Citizens Awareness Network v. BER

Decision Date26 January 2010
Docket NumberNo. DA 09-0070.,DA 09-0070.
Citation227 P.3d 583,355 Mont. 60,2010 MT 10
PartiesCITIZENS AWARENESS NETWORK, Women's Voices for the Environment, and Clark Fork Coalition, Petitioners and Appellants, v. MONTANA BOARD OF ENVIRONMENTAL REVIEW, Respondent and Appellees, and Montana Department of Environmental Quality and The Thompson River Co-Gen, LLC, Respondent-Intervenors and Appellees.
CourtMontana Supreme Court

COPYRIGHT MATERIAL OMITTED

For Appellants: Matthew O. Clifford, Attorney at Law; San Francisco, California.

For Appellees: David M. Rusoff, Attorney at Law; Helena, Montana, (Department of Environmental Quality); Michael J. Uda, Susanne F. Bessette; Doney Crowley Bloomquist Payne Uda, P.C.; Helena, Montana (Thompson River Power).

Justice W. WILLIAM LEAPHART delivered the Opinion of the Court.

¶ 1 Citizens Awareness Network, Women's Voices for the Environment, and Clark Fork Coalition (collectively, "Conservation Groups") appeal the order of the District Court for the Twentieth Judicial District, Sanders County, denying their motion for summary judgment and upholding the decision of the Montana Board of Environmental Review (BER) that denied the Conservation Groups' motion for leave to amend their administrative pleading in a contested case hearing over the Montana Department of Environmental Quality's (DEQ) issuance of an air quality permit for a coal- and wood waste-fired power plant. We reverse and remand.

¶ 2 The sole issue on appeal is whether the District Court erred in upholding BER's decision denying the Conservation Groups' motion to amend their administrative pleading.

FACTUAL AND PROCEDURAL BACKGROUND

¶ 3 Thompson River Power LLC (TRP) owns a coal- and wood waste-fired power plant ("Thompson River facility" or "facility") in Thompson Falls, Montana, and pursuant to the Clean Air Act of Montana seeks an air quality permit in order to begin operations. An air quality permit will allow TRP to emit air contaminants from the facility into the atmosphere, but will require TRP to take certain steps to control air pollution. See §§ 75-2-103(3), (9), -211(2) to (3), MCA.

¶ 4 DEQ initially issued an air quality permit to TRP's predecessor, Thompson River Co-Gen (TRC),1 in 2001 to construct and operate the Thompson River facility. TRP constructed the facility, installing a used stoker boiler purchased from R.J. Reynolds Corporation, and began to operate it intermittently from December 2004 to September 2005, primarily for testing purposes. DEQ modified TRP's permit in 2004 and again in 2005. TRP applied for further modification to its permit in early 2006, and DEQ issued a draft permit. In May 2006 DEQ denied issuance of the desired modification because TRP was not capable of complying with emissions limitations in either its existing permit or the proposed modified permit. TRP subsequently submitted another application for modifications to its air quality permit, and DEQ issued a modified permit to TRP on August 21, 2006. The question before the Court involves the issuance of this last modified permit.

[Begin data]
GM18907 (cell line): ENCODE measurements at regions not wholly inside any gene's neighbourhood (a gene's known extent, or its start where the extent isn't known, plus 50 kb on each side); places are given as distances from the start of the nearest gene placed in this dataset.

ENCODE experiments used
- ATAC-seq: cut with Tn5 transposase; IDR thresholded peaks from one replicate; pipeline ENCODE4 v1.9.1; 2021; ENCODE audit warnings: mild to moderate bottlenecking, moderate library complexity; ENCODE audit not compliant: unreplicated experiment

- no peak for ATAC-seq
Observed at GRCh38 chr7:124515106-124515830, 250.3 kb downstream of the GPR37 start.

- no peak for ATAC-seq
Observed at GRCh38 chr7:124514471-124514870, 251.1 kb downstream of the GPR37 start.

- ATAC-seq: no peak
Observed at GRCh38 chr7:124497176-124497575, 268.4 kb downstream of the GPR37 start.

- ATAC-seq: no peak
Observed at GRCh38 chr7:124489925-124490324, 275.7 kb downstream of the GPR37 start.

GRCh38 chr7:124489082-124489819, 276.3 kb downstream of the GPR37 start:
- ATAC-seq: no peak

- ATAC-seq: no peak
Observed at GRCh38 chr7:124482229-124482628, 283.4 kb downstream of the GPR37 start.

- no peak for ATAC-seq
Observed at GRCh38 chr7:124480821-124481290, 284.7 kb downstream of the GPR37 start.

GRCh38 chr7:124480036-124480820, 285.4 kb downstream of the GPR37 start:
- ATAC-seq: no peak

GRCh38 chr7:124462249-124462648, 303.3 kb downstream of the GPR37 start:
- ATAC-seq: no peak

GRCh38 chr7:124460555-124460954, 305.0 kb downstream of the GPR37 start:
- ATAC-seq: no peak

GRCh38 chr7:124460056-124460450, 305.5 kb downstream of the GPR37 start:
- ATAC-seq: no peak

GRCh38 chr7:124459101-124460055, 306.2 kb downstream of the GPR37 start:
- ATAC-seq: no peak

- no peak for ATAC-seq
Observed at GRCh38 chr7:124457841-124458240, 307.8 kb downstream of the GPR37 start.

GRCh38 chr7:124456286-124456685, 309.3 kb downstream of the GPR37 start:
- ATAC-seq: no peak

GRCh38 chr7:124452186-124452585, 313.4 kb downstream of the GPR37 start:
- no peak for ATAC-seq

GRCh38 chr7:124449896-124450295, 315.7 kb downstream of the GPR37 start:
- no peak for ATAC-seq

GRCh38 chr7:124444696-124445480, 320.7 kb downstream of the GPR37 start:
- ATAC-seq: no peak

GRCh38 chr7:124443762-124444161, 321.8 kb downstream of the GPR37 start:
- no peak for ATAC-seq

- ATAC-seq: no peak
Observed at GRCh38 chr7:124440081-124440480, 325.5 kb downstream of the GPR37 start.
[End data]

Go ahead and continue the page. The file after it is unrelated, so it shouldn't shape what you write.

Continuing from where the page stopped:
¶ 5 On September 3, 2006, the Conservation Groups challenged the modified air quality permit by requesting a contested case hearing with BER within fifteen days of DEQ's decision to issue the permit. On September 19, 2006, the Conservation Groups filed the affidavit required by § 75-2-211(10), MCA, stating their grounds for contesting the permit. In the affidavit, the Conservation Groups alleged various errors in DEQ's issuance of the air quality permit, including allegations that DEQ did not require TRP to comply with the best available control technology (BACT) requirements of 42 U.S.C. § 7475(a)(4) and that DEQ issued the permit without having complete information from TRP about, among other things, the heat input of the facility's second-hand boiler. BER appointed a hearing examiner to conduct prehearing activities, preside over the hearing, and issue proposed findings of fact and conclusions of law.

¶ 6 In response to the Conservation Group's challenge, DEQ sent written discovery to the Conservation Groups on November 22, 2006. Later in November, DEQ filed motions to dismiss a number of the Conservation Groups' claims for failure to state a claim and for lack of subject matter jurisdiction. The hearing examiner eventually denied DEQ's motions to dismiss.

¶ 7 Three months after filing their affidavit, on December 19, 2006, the Conservation Groups sought leave from the hearing examiner to amend their affidavit to add a claim that potential emissions from the Thompson Falls facility would qualify it as a "major stationary source." Classification of the facility as a major stationary source would subject it to additional air pollution controls under prevention of significant deterioration (PSD) regulations. The Conservation Groups argued that leave to amend was proper under Rule 15, M.R. Civ. P., because their motion was not based on an improper motive, but arose from the "same nucleus of facts that gave rise to the original Affidavit"—DEQ's issuance of the air quality permit to TRP.